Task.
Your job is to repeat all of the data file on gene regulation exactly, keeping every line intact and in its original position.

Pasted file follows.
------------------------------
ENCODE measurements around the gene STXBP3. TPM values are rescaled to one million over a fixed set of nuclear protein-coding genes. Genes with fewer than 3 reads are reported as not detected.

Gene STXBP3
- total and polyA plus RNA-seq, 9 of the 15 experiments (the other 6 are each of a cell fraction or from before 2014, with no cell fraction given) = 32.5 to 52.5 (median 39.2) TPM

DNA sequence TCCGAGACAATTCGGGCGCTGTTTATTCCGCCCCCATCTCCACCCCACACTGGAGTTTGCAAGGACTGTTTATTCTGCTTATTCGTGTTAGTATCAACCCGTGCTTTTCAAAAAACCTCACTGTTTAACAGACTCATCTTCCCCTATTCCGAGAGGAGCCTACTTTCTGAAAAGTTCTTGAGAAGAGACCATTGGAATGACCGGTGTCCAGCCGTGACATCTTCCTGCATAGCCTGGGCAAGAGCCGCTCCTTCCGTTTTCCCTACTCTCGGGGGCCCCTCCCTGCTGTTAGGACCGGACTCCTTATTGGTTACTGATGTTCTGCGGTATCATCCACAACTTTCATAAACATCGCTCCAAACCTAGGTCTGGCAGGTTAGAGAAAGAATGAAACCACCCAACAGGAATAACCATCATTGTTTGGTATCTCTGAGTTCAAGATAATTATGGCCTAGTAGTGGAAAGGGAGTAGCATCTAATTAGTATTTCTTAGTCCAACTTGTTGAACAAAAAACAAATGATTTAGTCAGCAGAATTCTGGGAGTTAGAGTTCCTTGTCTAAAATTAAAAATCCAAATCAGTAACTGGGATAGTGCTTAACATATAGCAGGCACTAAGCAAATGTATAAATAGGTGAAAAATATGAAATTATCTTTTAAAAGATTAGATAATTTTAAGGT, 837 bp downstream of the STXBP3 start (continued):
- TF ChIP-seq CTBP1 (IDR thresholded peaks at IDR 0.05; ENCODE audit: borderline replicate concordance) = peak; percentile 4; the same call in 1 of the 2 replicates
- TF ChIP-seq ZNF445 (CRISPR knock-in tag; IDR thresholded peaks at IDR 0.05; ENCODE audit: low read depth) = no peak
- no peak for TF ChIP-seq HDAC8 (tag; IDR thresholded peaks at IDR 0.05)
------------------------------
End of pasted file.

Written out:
ENCODE measurements around the gene STXBP3. TPM values are rescaled to one million over a fixed set of nuclear protein-coding genes. Genes with fewer than 3 reads are reported as not detected.

Gene STXBP3
- total and polyA plus RNA-seq, 9 of the 15 experiments (the other 6 are each of a cell fraction or from before 2014, with no cell fraction given) = 32.5 to 52.5 (median 39.2) TPM

DNA sequence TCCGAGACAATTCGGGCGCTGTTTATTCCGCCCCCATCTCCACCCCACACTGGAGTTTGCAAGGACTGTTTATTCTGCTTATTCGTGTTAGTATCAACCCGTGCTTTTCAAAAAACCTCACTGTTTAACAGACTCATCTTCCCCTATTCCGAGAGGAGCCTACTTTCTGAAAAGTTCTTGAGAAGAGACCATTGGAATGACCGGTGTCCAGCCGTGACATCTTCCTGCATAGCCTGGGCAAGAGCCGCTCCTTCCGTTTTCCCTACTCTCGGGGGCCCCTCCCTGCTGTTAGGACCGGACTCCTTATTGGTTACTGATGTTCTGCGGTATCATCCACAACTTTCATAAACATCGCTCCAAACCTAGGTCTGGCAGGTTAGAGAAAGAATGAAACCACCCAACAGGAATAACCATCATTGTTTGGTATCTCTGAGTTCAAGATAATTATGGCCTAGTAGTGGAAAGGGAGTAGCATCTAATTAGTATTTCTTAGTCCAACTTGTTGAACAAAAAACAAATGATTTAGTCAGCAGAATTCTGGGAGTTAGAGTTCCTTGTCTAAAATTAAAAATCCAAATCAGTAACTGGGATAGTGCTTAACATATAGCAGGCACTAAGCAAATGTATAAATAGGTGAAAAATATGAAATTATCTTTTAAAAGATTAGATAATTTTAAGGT, 837 bp downstream of the STXBP3 start (continued):
- TF ChIP-seq CTBP1 (IDR thresholded peaks at IDR 0.05; ENCODE audit: borderline replicate concordance) = peak; percentile 4; the same call in 1 of the 2 replicates
- TF ChIP-seq ZNF445 (CRISPR knock-in tag; IDR thresholded peaks at IDR 0.05; ENCODE audit: low read depth) = no peak
- no peak for TF ChIP-seq HDAC8 (tag; IDR thresholded peaks at IDR 0.05)